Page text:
HIPAA and non-medical businesses

May 28, 2021

The Healthcare Portability and Accountability Act of 1996, or HIPAA for short, was designed to do a few things. First, it created COBRA rights, making it easier for a employee who left a job to continue coverage for a time period afterwards. It also created Flexible Spending Accounts, set guidelines for group health plans and had provisions concerning life insurance. What most people know about HIPAA, however, is the provision that concerns the privacy expectations of medical information. However, the law was designed to keep some information private in some circumstances, not create a right.

 

For an entity to fall under the rubric of HIPAA, they must be a described entity, such as a doctor’s office, medical provider, nurse, hospital, insurance, or otherwise connected to the delivery of, payment for, and insurance of, health care. So, restaurants, grocery stores and law offices are not described because they do not deliver health care.

 

Second, information is supposed to flow through appropriate channels with safeguards under HIPAA. It allows a doctor’s office to transmit prescription information to a pharmacy, a hospital to send a bill to insurance and communicate to a doctor outside of the hospital, and researchers to obtain information to carry out medical reseach. Sometimes the information is anonymous, sometimes partially redacted, other times simply safeguarded.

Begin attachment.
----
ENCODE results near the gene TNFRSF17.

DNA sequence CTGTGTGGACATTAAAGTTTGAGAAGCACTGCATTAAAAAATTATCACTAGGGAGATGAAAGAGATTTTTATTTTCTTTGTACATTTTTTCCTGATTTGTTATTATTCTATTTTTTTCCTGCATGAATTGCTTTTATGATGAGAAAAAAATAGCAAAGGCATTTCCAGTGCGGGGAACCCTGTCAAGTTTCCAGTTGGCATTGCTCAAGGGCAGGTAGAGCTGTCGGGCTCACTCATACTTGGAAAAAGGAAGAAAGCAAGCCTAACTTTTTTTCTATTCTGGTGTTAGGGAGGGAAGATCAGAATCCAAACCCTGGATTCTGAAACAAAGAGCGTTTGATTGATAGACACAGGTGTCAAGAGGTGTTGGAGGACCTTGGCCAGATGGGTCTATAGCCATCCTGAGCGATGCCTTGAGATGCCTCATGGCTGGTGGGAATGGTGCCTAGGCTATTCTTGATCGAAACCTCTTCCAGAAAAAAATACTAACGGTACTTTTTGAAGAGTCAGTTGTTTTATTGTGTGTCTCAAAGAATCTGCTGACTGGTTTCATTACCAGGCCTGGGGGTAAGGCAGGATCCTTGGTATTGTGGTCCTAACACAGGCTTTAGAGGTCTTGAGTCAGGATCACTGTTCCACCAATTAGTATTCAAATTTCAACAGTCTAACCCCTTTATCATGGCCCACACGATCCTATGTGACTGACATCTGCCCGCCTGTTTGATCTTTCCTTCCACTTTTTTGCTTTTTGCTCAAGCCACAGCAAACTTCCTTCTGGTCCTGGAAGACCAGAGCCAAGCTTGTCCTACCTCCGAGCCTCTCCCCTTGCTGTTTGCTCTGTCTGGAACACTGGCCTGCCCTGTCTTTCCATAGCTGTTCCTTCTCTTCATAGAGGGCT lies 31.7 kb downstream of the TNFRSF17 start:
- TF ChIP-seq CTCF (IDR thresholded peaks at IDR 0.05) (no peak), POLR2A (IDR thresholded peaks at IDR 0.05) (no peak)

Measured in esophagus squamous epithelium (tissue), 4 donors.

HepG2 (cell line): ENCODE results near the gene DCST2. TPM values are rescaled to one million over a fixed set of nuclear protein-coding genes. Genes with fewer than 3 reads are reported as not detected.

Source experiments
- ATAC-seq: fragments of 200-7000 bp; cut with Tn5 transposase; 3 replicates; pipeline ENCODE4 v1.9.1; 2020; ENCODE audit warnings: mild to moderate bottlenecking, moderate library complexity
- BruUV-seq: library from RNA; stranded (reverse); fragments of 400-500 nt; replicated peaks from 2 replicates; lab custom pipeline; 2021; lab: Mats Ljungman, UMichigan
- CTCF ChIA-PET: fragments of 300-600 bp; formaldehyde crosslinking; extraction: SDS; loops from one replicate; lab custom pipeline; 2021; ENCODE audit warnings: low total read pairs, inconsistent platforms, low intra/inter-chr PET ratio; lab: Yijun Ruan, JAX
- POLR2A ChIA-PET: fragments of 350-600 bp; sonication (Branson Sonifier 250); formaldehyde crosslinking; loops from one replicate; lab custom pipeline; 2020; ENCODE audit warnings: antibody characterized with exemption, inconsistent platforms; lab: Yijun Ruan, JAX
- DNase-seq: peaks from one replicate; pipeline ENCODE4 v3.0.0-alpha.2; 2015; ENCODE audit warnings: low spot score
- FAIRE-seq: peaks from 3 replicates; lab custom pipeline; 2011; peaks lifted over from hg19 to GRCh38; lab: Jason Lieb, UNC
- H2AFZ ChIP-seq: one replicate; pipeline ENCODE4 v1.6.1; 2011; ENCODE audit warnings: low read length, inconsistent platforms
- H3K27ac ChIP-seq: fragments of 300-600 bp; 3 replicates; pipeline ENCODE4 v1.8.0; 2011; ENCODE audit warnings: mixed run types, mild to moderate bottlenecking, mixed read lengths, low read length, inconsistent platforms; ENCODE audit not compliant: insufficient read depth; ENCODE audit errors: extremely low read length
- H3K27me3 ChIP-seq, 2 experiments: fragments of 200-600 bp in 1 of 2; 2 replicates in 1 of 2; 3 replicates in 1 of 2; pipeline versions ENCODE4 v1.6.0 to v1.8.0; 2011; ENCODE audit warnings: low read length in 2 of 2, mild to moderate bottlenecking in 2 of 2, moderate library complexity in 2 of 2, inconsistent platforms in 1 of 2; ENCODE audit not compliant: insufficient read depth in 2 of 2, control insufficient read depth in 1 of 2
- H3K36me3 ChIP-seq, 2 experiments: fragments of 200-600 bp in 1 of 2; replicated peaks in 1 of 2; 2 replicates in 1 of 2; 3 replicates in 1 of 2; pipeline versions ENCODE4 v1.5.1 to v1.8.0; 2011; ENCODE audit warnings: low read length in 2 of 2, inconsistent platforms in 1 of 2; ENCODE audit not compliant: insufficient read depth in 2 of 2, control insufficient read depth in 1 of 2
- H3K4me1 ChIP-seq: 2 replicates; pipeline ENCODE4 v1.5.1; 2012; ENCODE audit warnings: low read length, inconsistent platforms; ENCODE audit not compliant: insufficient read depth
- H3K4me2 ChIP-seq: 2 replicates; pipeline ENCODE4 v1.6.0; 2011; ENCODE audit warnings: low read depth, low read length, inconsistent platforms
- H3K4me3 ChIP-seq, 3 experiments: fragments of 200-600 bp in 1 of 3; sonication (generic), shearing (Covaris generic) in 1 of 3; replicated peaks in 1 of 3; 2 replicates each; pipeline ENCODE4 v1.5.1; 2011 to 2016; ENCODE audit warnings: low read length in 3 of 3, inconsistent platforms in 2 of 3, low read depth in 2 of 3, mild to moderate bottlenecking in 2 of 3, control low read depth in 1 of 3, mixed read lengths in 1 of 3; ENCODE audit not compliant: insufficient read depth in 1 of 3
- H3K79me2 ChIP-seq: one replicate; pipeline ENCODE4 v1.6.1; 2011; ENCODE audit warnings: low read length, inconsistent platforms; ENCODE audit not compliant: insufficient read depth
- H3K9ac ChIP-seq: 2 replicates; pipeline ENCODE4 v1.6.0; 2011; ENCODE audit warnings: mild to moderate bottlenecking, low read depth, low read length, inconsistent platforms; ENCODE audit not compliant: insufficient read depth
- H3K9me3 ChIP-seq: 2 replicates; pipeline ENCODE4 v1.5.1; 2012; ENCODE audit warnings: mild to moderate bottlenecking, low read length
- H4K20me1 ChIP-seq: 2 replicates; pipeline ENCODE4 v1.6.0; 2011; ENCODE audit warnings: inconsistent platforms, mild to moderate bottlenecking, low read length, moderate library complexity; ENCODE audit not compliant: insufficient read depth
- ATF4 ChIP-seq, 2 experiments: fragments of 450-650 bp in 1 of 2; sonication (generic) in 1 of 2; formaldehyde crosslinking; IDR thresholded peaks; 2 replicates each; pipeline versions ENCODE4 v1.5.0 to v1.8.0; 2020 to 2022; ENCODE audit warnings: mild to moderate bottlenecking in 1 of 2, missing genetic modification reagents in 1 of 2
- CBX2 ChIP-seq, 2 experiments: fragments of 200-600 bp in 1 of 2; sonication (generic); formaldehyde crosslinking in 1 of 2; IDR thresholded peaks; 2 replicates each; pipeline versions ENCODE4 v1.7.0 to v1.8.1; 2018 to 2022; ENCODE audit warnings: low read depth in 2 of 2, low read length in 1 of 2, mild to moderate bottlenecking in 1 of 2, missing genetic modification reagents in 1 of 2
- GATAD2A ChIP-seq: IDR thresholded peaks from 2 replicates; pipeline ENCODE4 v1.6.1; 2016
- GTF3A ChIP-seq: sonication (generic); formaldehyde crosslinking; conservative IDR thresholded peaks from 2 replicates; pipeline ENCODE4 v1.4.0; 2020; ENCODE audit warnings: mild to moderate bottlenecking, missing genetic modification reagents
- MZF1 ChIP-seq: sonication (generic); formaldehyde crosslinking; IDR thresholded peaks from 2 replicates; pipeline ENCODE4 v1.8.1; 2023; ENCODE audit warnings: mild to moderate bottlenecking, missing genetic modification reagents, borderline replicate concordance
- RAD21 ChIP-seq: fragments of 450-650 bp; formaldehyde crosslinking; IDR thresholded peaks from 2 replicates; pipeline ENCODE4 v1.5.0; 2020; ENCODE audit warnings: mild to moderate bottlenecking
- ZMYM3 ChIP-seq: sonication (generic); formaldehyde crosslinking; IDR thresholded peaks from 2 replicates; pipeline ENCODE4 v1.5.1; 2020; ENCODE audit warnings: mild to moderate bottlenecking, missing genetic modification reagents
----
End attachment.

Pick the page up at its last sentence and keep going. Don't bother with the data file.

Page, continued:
It does not prevent you from giving your health information to your neighbor, wearing a FitBit that communicates to all sorts of entities, or broadcasting health information on the evening news. Taken to the illogical extreme, the question “How are you?” under the vaccine argument I see is the same violation.

 

If a covered entity (remember, doctors, hospitals, ect) discloses information they should not, they MAY have a liability. But who enforces that? The Department of Health and Human Services. They are the only entity who has enforcement rights, although persons can ask to have an investigation started if a covered entity is not appropriately safeguarding information. No one else does under HIPAA. So if you are going to get all indignant and threaten to sue a grocery store or bowling alley for violating HIPAA, the person you sue can turn around and get their costs of defense from you – because it is well-settled law there is no private right of action under HIPAA. ithout a private right of action, there is no right to protect by a private citizen, meaning an an individual person has no ability to sue for a purported HIPAA violation.

 

What does that mean for a non-medical place that wants to know your vaccine status? Well, they can ask and they have not violated HIPAA. Think about it: you volunteer your medical information all the dang time. Your smart watch that collects information about your heartrate and sleep? Health information. Filling out a form that asks for your height and weight? Health information. Telling a waiter you are gluten-intolerant or have a food allergy? Health information. There is literally nothing special about your vaccine status. Moreover, its just like all of the other information you already share. Facebook knows where you are – and probably knows if you are vaccinated, Google tracks every move you make too, and Apple is no different. So really, stop pretending there is something special about sharing your vaccine status. Nor is it a violation for a buisness to ask. If you do not want to answer, don’t. But be ready to accept the consequences. They may include you being barred from entry, receiving services remotely, or being asked to wear a mask.